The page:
Right act, wrong reason - Hope 103.2

Right act, wrong reason

By David ReayThursday 26 May 2016LifeWords DevotionalsFaithReading Time: 0 minutes


Read Matthew 6:1-4

1 “Be especially careful when you are trying to be good so that you don’t make a performance out of it. It might be good theater, but the God who made you won’t be applauding.

2-4 “When you do something for someone else, don’t call attention to yourself. You’ve seen them in action, I’m sure—‘playactors’ I call them—treating prayer meeting and street corner alike as a stage, acting compassionate as long as someone is watching, playing to the crowds. They get applause, true, but that’s all they get. When you help someone out, don’t think about how it looks. Just do it—quietly and unobtrusively. That is the way your God, who conceived you in love, working behind the scenes, helps you out. (THE MESSAGE)

It is so easy to do the right thing for the wrong reason. Jesus is warning us against doing good things in order to get human commendation. Even if we get the human applause we prize, we will miss out on something deeper: the commendation of our God.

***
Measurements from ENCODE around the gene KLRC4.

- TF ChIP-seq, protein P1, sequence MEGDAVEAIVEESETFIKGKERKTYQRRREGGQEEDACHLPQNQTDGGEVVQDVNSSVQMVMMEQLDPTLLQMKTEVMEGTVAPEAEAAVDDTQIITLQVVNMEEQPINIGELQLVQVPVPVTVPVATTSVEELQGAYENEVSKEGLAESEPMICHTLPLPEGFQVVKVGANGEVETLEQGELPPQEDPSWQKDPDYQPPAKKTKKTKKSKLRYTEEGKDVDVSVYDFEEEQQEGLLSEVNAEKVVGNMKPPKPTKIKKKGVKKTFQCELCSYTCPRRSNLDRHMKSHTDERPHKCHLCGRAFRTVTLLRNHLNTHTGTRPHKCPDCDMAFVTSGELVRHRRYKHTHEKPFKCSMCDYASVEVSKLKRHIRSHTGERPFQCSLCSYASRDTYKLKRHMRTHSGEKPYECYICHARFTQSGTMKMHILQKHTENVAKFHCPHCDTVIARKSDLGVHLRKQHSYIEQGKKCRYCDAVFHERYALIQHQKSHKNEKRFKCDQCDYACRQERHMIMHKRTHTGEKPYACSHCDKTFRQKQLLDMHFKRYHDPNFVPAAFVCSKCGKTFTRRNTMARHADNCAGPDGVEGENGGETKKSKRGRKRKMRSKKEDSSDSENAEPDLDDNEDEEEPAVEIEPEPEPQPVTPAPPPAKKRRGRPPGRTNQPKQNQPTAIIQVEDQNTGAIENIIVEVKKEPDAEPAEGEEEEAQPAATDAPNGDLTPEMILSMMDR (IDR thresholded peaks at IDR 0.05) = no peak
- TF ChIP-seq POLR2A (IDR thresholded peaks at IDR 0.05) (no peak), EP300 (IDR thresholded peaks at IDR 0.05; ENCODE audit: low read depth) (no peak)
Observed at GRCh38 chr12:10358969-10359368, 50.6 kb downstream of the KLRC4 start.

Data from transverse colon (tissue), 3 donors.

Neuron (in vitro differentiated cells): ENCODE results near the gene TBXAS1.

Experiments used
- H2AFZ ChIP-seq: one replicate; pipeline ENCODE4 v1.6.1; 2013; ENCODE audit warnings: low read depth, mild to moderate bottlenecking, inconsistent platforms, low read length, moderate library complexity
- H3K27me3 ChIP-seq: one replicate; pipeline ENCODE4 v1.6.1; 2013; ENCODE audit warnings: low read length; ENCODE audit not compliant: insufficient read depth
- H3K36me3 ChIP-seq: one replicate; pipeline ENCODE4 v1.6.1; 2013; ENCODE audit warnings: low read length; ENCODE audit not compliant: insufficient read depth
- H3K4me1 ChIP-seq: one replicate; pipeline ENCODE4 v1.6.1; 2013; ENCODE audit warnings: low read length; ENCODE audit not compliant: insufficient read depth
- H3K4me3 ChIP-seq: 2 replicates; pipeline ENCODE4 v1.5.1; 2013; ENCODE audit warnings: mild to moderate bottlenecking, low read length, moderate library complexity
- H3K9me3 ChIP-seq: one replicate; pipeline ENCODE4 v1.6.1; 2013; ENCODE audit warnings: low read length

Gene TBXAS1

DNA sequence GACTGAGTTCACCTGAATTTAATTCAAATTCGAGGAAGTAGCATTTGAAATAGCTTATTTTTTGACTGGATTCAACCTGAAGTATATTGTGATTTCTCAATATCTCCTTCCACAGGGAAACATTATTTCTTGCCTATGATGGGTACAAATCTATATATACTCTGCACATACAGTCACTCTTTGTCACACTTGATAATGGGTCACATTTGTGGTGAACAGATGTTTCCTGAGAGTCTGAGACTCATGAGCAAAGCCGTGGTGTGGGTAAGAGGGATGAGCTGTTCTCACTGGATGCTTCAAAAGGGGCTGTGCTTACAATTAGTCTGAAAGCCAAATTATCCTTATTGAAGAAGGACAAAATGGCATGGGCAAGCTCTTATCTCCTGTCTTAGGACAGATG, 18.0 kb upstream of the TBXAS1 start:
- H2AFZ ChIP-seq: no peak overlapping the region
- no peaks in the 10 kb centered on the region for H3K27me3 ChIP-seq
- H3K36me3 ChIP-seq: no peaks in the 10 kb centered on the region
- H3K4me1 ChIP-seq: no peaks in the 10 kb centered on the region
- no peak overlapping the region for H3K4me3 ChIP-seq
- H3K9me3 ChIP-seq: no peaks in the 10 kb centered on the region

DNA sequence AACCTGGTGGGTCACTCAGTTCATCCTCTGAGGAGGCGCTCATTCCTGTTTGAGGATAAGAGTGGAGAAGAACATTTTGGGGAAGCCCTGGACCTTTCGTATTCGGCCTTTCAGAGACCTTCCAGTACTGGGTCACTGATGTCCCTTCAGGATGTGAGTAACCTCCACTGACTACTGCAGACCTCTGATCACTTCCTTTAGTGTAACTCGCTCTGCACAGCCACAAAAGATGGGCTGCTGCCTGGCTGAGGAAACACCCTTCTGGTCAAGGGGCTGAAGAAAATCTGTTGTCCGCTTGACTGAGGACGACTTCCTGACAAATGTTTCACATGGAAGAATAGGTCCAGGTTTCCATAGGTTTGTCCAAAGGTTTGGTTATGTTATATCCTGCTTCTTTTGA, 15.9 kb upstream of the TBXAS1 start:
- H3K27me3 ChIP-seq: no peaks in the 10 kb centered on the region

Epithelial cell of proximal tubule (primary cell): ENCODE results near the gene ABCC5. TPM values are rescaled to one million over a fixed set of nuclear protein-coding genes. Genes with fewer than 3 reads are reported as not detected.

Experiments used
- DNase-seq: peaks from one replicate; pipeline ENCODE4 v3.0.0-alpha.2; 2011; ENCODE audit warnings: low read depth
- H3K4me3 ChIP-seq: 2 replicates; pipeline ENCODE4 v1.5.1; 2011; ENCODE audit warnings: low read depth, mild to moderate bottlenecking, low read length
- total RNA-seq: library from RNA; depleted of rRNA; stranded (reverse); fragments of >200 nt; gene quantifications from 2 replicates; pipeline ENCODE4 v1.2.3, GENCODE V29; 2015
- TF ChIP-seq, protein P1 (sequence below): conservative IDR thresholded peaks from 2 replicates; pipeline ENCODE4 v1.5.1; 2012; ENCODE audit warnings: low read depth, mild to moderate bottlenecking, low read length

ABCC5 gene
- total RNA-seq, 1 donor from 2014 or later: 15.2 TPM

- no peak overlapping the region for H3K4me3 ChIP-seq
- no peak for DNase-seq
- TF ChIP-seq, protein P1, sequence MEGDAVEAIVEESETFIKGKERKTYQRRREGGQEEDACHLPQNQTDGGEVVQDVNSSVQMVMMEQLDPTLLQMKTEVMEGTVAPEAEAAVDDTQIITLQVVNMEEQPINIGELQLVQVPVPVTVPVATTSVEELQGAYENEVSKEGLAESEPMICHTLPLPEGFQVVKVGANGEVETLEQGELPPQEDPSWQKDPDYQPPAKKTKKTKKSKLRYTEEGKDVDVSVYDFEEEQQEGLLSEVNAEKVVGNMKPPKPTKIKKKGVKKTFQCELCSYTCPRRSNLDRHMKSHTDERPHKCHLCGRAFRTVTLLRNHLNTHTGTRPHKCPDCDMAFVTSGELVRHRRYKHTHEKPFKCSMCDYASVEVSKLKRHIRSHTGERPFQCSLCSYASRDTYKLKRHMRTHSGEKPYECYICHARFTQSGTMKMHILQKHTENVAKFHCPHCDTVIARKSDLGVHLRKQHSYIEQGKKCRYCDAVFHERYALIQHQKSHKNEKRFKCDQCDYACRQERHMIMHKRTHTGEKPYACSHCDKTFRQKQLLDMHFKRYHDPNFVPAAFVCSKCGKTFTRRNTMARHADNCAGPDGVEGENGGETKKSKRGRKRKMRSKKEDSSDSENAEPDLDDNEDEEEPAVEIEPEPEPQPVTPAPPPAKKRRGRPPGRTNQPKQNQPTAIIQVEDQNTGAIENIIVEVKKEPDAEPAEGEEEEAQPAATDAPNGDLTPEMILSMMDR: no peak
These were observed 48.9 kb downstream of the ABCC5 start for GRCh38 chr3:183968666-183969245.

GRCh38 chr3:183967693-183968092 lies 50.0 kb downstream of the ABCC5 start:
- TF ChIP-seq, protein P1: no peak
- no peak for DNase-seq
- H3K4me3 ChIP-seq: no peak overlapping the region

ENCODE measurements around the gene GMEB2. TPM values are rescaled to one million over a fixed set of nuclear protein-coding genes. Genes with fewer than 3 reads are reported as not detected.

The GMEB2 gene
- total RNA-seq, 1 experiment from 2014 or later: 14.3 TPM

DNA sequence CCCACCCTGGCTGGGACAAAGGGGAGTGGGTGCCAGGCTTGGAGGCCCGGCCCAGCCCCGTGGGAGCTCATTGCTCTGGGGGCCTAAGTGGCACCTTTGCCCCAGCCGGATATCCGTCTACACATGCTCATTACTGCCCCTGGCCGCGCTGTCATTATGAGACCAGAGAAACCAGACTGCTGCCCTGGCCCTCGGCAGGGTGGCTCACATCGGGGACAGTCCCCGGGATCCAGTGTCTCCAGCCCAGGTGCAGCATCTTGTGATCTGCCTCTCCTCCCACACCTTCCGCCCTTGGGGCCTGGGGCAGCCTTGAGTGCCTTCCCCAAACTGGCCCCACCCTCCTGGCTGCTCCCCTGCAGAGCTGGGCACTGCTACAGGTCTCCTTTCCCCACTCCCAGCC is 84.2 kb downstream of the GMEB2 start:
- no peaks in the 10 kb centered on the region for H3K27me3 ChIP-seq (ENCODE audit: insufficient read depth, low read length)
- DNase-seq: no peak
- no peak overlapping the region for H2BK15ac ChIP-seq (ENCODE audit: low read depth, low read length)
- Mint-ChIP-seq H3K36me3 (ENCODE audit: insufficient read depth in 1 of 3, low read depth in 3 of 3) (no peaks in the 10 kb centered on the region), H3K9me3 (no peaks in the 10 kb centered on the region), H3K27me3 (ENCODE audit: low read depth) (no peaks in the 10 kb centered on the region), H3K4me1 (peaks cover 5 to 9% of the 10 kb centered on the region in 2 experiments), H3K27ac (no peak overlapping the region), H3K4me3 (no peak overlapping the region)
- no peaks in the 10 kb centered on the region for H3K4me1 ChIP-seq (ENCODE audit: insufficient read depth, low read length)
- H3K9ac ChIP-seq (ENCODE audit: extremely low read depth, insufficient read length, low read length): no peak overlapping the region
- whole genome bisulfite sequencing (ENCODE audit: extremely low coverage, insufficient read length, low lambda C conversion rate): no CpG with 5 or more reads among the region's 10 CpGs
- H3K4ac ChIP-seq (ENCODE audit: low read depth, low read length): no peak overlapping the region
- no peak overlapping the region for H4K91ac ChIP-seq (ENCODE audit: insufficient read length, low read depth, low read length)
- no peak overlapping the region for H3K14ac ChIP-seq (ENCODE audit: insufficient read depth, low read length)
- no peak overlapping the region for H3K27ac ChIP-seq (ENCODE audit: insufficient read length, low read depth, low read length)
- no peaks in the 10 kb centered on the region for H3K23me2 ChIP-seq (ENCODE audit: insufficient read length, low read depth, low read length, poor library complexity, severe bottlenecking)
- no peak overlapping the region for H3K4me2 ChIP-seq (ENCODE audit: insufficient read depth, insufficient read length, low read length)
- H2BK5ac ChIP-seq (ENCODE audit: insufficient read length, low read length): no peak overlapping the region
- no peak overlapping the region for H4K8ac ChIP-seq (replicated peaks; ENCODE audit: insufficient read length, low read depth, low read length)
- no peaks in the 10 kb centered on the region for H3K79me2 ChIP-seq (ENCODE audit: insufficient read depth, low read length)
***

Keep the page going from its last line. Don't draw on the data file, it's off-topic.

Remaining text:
Jesus focusses here on giving money. We are not to make a big display of our generosity. It isn’t as if any public giving or public acknowledgement of our generosity is wrong. Nothing wrong with giving money and other people approving of it. The point is our motivation. If public approval is a consequence of our generosity, fair enough. But if public approval is why we give, then we have a problem.

Jesus perhaps is reminding us of a deeper issue. The traditional translations have him warning us against letting our left hand know what our right hand is doing. This means we ought not to even boast to ourselves about our private giving. We are not to avoid public applause only to applaud ourselves for doing so! We are not to look down our noses at those who show off their piety as if we are superior. This is another form of showing off!

Jesus wants us not only to do the right thing, but to do it for the right reason.

David Reay